The Chicken House, October, 2003.
Hardcover, 534 pages.
Meggie and her father Mo have led a somewhat vagabond existence, going from town to town as her father takes a new job repairing rare books. Meggie's mother disappeared long ago, and Mo refuses to talk about it. And although Meggie and Mo are surrounded by books, Mo will never read aloud to her. But when a mysterious character named Dustfinger shows up one day, Mo's secret is about to be revealed: he can "read" characters out of books into real life. When he read the book Inkheart, Mo accidentally read Meggie's mother into the story, and several villainous characters, especially the vile Capricorn, into real life. Now Capricorn and his gang are after Mo, for Capricorn intends to use Mo's talents to bring terror and darkness into our world. It will be up to Meggie, her great aunt Elinor, Mo and the actual author of Inkheart to find a way to stop Capricorn and bring Mo's mother back where she belongs.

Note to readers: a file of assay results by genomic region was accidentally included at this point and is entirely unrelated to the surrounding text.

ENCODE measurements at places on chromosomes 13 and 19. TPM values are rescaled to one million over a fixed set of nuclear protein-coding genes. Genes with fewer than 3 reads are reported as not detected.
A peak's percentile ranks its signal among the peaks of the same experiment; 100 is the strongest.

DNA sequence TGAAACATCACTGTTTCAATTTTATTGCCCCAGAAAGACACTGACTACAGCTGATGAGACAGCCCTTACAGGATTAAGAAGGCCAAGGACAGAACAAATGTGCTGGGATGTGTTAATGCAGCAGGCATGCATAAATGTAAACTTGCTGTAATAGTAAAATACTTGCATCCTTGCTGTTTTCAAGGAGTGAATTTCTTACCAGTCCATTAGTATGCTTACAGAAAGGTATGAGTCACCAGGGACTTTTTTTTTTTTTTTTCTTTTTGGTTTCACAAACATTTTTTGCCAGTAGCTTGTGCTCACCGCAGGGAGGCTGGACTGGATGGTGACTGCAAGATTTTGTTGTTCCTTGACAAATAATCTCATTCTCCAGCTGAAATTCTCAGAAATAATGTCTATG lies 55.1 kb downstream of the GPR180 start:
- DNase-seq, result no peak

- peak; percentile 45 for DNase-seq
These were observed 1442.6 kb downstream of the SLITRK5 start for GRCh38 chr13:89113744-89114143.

Written originally in German, Inkheart was translated by the talented Anthea Bell who did a masterful job -- much better than the translation done of Cornelia Funke's first book, The Thief Lord. The "book within a book" theme is perfectly executed; Ms. Funke never descends into cuteness. Meggie's great aunt Elinor is especially well-developed. Her character develops quite nicely over the course of the book, whereas Meggie's father Mo can be quite irritatingly passive-aggressive. With humor, wit and an intriguing premise, the lengthy Inkheart is a winner.
Inkheart is available for purchase on Amazon.com
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This review was published in the November-December, 2003 of The Internet Writing Journal.
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